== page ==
Mass. should not tax PPP money

Don’t tax these forgivable life-saving loans

DESPITE THE DIVISION and animosity that pervades national politics, then-President Donald Trump, Speaker Nancy Pelosi, and Senate Majority Leader Mitch McConnell were able to put aside their political differences and pass the Paycheck Protection Program (PPP), one of the most important and helpful programs for small businesses during this pandemic.

There is no doubt in anyone’s mind that the PPP helped countless small and independent businesses weather the initial shock of lockdowns and forced closures. Unfortunately, the work of the PPP may be undone if Gov. Charlie Baker, House Speaker Ron Mariano, and Senate President Karen Spilka don’t act soon to protect it.

While everyone knows that tax day for individuals falls on April 15, for businesses, taxes are due on March 15. As that March deadline grows closer, countless struggling businesses that sought and accepted federal PPP loan money to keep their doors open and employees on the payroll, are now faced with a dilemma. They struggled through the pandemic and managed to stay above water. They followed the rules and the loan was forgiven, but now Baker, Mariano and Spilka are trying to force some businesses to pay income taxes on that loan. They seem to have missed the point of the “forgivable” loan to businesses that are on the verge of collapse.

The businesses that would most likely have to pay the state’s 5 percent tax are more than likely small pass-through companies, such as limited liability corporations, partnerships, independent contractors, sole proprietors, and those who are self-employed. While Trump, Pelosi and McConnell were trying throw a lifeline to these struggling employers, Baker, Mariano and Spilka threw them an anchor.

You would think that Mariano and Spilka, in particular, would strive to avoid the “Taxachusetts” moniker as much as possible. Common sense would lead you to believe any better than mediocre politician would want to address this issue as their first legislative action after the New Year. However, Mariano and Spilka used the months of January and February to pass a controversial and rushed climate change bill instead.

Some states and governors were prepared for the COVID-19 vaccine distribution, while others were not. The data continues to change, and sometimes improve, but Baker faced a lot of initial criticism for his handling of the COVID-19 vaccine distribution. The uproar started a few weeks ago. The good news then was that Massachusetts was doing better than Kansas in vaccine distribution, but the bad news was that 48 other states were doing better than Kansas and Massachusetts.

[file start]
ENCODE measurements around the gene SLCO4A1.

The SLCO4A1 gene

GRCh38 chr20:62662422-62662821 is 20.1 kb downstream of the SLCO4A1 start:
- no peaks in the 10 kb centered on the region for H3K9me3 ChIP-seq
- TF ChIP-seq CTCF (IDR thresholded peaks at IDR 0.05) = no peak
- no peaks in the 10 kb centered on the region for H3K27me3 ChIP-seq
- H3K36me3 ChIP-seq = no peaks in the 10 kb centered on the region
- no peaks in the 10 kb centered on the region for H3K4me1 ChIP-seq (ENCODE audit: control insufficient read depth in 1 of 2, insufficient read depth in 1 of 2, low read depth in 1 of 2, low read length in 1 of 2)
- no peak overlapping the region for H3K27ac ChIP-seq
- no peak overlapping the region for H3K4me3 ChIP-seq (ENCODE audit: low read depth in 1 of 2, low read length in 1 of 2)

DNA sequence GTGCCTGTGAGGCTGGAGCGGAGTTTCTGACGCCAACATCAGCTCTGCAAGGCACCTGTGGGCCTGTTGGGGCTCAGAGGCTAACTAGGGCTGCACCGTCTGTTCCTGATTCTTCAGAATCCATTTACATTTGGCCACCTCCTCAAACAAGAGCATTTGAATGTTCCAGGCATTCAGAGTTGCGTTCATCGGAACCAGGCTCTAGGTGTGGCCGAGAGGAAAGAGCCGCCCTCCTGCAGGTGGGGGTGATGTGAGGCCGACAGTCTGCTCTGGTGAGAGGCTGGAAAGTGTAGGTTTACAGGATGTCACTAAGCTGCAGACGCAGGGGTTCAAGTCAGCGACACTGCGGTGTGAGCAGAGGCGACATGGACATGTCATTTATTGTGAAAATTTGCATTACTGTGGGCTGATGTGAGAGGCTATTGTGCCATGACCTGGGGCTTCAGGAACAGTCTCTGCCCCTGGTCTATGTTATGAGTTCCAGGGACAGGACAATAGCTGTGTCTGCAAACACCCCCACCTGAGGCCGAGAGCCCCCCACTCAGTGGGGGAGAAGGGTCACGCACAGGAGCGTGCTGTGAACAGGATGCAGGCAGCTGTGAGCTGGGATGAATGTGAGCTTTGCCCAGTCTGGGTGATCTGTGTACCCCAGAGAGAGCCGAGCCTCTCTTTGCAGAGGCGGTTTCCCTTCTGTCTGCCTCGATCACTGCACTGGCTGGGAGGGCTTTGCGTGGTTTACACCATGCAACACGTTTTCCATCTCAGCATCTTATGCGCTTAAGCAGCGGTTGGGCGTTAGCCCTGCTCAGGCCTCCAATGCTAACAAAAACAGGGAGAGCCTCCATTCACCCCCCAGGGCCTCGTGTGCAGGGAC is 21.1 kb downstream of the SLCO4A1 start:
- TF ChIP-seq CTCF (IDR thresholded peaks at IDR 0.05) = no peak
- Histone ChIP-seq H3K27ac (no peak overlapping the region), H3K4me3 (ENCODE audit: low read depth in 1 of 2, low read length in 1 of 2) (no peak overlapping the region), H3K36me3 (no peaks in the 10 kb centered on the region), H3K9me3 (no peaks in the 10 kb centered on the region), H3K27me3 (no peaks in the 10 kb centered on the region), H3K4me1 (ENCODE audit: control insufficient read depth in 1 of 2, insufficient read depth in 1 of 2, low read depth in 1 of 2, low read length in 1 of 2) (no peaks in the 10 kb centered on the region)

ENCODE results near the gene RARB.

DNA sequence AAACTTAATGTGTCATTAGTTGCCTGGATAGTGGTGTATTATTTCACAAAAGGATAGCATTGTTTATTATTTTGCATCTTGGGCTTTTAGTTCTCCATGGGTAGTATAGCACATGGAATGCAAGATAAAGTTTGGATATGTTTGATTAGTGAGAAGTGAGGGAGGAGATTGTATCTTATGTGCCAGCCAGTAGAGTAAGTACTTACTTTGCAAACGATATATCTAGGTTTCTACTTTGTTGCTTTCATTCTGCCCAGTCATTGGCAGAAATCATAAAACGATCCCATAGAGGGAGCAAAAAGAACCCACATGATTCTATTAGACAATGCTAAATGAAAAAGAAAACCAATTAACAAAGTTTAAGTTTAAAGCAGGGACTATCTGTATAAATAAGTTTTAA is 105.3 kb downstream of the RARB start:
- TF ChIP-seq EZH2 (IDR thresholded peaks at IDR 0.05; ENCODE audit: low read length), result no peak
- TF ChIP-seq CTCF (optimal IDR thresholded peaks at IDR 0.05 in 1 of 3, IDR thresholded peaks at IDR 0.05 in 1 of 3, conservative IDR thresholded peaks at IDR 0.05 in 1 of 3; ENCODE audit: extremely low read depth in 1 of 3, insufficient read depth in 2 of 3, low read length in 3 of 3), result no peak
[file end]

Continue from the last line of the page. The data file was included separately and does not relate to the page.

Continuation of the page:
While the state patiently waits for Baker’s vaccine rollout to pick up steam, which it has started to do at a slow pace, small businesses are increasingly getting worried that their concern won’t be addressed until March 15 has already come and gone. There are some really complicated matters our state’s leaders need to focus on, but making the PPP loan forgivable for all businesses is simple and should be done quickly.

Meet the Author

Paul D. Craney

Board Member & Spokesman, Massachusetts Fiscal Alliance
Without immediate legislative action by Baker, Mariano, and Spilka, the PPP loan which saved many struggling businesses in 2020 will become a burden in 2021. Tax accountants are now preparing their clients for the reality that the loan they were told would be forgiven will now have a hefty tax bill attached to it in 30 days. No one thought the dysfunction in Washington could have been eclipsed by Massachusetts state government, but it is appearing that way. No one could have thought 2021 would have been worse than 2020, but it’s looking that way for some Massachusetts small businesses.

Paul D. Craney is a spokesman for the Massachusetts Fiscal Alliance.